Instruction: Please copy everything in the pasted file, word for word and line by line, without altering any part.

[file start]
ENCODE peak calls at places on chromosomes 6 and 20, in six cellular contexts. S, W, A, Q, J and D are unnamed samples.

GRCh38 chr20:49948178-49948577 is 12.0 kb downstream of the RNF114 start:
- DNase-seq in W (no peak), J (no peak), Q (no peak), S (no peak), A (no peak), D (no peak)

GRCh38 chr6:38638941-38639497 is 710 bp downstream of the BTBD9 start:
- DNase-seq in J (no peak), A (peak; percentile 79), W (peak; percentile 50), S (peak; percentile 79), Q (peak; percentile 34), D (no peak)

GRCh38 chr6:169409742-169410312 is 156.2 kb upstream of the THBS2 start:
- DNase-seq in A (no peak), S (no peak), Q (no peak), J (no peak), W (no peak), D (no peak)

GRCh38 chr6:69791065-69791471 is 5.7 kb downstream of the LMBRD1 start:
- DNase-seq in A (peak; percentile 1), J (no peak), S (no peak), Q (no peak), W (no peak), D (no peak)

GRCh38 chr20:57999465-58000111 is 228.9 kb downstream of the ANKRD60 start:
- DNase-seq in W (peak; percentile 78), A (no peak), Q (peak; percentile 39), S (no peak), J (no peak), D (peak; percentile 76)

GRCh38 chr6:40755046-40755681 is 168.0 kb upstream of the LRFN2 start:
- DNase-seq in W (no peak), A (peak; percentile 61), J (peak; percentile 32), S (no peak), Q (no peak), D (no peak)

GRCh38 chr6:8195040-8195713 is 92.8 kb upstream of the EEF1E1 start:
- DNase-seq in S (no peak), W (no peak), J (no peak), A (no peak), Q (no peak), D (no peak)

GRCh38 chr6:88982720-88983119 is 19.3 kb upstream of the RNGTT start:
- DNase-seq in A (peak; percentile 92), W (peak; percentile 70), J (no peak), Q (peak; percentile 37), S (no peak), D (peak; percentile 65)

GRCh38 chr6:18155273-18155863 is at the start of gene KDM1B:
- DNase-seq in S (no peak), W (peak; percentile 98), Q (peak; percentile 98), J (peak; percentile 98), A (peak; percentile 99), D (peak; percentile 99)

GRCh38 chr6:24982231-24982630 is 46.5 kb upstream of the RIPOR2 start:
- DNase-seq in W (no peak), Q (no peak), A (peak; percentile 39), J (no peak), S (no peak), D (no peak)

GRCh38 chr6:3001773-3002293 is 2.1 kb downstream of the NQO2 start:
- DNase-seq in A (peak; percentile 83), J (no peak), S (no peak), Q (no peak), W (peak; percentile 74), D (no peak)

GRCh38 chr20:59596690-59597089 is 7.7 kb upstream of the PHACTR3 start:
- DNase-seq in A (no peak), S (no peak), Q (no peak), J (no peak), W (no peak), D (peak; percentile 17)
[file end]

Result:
ENCODE peak calls at places on chromosomes 6 and 20, in six cellular contexts. S, W, A, Q, J and D are unnamed samples.

GRCh38 chr20:49948178-49948577 is 12.0 kb downstream of the RNF114 start:
- DNase-seq in W (no peak), J (no peak), Q (no peak), S (no peak), A (no peak), D (no peak)

GRCh38 chr6:38638941-38639497 is 710 bp downstream of the BTBD9 start:
- DNase-seq in J (no peak), A (peak; percentile 79), W (peak; percentile 50), S (peak; percentile 79), Q (peak; percentile 34), D (no peak)

GRCh38 chr6:169409742-169410312 is 156.2 kb upstream of the THBS2 start:
- DNase-seq in A (no peak), S (no peak), Q (no peak), J (no peak), W (no peak), D (no peak)

GRCh38 chr6:69791065-69791471 is 5.7 kb downstream of the LMBRD1 start:
- DNase-seq in A (peak; percentile 1), J (no peak), S (no peak), Q (no peak), W (no peak), D (no peak)

GRCh38 chr20:57999465-58000111 is 228.9 kb downstream of the ANKRD60 start:
- DNase-seq in W (peak; percentile 78), A (no peak), Q (peak; percentile 39), S (no peak), J (no peak), D (peak; percentile 76)

GRCh38 chr6:40755046-40755681 is 168.0 kb upstream of the LRFN2 start:
- DNase-seq in W (no peak), A (peak; percentile 61), J (peak; percentile 32), S (no peak), Q (no peak), D (no peak)

GRCh38 chr6:8195040-8195713 is 92.8 kb upstream of the EEF1E1 start:
- DNase-seq in S (no peak), W (no peak), J (no peak), A (no peak), Q (no peak), D (no peak)

GRCh38 chr6:88982720-88983119 is 19.3 kb upstream of the RNGTT start:
- DNase-seq in A (peak; percentile 92), W (peak; percentile 70), J (no peak), Q (peak; percentile 37), S (no peak), D (peak; percentile 65)

GRCh38 chr6:18155273-18155863 is at the start of gene KDM1B:
- DNase-seq in S (no peak), W (peak; percentile 98), Q (peak; percentile 98), J (peak; percentile 98), A (peak; percentile 99), D (peak; percentile 99)

GRCh38 chr6:24982231-24982630 is 46.5 kb upstream of the RIPOR2 start:
- DNase-seq in W (no peak), Q (no peak), A (peak; percentile 39), J (no peak), S (no peak), D (no peak)

GRCh38 chr6:3001773-3002293 is 2.1 kb downstream of the NQO2 start:
- DNase-seq in A (peak; percentile 83), J (no peak), S (no peak), Q (no peak), W (peak; percentile 74), D (no peak)

GRCh38 chr20:59596690-59597089 is 7.7 kb upstream of the PHACTR3 start:
- DNase-seq in A (no peak), S (no peak), Q (no peak), J (no peak), W (no peak), D (peak; percentile 17)